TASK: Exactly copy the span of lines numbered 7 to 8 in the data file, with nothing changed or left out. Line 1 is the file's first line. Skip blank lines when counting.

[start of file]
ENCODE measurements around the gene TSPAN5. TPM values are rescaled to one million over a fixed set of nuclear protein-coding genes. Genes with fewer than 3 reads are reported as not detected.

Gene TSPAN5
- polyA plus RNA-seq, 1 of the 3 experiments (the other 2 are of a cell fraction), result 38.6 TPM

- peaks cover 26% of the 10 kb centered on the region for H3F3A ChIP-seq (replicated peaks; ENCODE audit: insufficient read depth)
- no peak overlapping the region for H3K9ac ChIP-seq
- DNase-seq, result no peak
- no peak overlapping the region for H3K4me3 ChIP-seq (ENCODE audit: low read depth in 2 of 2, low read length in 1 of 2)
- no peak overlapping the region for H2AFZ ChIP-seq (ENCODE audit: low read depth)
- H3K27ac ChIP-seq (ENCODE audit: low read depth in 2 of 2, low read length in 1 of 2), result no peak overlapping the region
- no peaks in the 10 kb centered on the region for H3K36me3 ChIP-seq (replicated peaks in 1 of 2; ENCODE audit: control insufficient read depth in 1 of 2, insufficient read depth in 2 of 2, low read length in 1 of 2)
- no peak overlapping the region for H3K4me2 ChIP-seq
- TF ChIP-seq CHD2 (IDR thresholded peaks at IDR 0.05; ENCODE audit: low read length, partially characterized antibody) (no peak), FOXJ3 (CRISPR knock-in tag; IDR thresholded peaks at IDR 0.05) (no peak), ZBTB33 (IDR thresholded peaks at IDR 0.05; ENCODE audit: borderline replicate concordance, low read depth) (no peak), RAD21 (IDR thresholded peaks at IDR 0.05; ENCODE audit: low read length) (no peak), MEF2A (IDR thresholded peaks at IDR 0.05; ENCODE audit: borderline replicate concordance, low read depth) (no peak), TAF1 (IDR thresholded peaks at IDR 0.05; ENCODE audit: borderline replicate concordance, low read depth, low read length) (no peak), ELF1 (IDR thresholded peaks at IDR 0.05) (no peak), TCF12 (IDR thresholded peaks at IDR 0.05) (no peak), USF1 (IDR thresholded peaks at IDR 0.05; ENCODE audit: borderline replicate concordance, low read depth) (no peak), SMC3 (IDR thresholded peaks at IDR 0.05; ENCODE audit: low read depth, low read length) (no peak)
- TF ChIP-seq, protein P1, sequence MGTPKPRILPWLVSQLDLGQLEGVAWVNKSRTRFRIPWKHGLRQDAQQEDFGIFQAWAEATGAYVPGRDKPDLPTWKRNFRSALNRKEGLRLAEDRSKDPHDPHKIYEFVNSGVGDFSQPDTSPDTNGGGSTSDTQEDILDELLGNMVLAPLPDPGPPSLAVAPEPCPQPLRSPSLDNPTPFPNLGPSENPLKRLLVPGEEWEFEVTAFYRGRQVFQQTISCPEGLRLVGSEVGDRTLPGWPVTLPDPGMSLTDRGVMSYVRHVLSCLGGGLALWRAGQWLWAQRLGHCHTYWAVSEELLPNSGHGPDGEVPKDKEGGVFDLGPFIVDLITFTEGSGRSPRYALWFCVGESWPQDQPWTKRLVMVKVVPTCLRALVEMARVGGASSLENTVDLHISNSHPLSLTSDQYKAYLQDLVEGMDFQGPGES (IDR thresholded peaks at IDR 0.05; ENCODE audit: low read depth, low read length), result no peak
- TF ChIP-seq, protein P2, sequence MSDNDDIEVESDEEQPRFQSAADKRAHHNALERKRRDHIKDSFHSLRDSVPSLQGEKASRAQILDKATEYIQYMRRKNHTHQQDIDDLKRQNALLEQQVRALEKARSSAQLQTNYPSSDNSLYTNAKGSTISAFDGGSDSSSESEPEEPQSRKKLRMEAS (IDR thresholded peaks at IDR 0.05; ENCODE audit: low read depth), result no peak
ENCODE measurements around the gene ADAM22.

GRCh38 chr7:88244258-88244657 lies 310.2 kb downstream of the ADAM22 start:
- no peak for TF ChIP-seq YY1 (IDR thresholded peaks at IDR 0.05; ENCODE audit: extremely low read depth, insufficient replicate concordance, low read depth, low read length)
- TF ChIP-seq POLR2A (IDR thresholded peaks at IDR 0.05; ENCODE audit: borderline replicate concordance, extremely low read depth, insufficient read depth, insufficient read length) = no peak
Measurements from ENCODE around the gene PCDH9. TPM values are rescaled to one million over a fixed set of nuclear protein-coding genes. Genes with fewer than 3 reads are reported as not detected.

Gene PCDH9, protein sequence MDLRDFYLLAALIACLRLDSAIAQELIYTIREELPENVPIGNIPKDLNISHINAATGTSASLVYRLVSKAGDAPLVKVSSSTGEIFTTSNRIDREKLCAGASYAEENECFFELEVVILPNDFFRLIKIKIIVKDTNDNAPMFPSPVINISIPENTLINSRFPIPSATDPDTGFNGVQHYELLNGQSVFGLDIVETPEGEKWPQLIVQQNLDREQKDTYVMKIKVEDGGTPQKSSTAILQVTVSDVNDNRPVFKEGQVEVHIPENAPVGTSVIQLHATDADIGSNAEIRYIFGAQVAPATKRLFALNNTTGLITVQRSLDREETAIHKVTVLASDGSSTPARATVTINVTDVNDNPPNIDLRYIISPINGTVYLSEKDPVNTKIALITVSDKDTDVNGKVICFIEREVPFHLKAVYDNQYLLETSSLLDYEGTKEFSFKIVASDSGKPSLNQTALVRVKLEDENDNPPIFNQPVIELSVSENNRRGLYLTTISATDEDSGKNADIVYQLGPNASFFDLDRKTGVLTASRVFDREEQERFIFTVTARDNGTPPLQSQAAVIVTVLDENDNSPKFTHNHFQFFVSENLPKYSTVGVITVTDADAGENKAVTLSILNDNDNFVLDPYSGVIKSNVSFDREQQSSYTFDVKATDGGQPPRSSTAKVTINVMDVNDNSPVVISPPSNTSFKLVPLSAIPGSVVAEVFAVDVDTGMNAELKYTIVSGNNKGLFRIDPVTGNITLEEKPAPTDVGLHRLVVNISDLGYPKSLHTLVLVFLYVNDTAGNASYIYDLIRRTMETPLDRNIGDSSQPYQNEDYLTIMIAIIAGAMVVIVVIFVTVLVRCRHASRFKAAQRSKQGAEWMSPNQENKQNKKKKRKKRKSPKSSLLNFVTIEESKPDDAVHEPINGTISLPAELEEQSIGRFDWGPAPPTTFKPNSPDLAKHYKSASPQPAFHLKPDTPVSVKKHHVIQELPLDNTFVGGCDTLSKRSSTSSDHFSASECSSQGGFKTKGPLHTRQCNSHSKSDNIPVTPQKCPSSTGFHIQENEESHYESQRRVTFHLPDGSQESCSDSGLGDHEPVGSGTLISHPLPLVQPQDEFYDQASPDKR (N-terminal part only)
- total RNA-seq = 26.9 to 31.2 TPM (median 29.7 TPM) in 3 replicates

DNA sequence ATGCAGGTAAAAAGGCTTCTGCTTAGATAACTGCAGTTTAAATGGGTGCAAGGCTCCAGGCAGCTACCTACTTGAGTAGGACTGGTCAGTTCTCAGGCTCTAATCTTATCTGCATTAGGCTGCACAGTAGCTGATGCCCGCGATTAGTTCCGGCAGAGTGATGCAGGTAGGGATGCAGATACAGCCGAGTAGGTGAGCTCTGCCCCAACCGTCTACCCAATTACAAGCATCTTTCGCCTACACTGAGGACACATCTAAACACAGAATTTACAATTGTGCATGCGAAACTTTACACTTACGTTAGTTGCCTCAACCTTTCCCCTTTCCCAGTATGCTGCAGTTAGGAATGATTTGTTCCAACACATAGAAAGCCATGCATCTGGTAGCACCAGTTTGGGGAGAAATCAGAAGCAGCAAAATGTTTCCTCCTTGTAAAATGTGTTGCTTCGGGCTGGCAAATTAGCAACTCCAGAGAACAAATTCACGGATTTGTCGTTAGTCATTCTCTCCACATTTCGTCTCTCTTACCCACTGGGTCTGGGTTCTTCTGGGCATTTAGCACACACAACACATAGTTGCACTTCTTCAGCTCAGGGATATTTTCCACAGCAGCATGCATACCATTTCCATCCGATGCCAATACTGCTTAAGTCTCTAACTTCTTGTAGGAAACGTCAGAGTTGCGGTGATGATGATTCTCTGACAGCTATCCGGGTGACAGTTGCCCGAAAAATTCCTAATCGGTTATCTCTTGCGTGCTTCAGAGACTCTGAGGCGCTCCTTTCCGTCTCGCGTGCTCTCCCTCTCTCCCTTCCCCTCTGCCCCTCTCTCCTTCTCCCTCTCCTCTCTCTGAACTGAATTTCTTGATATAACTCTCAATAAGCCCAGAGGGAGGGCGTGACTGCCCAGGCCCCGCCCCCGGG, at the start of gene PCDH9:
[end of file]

- no peak overlapping the region for H3K4me3 ChIP-seq (ENCODE audit: low read depth in 2 of 2, low read length in 1 of 2)
- no peak overlapping the region for H2AFZ ChIP-seq (ENCODE audit: low read depth)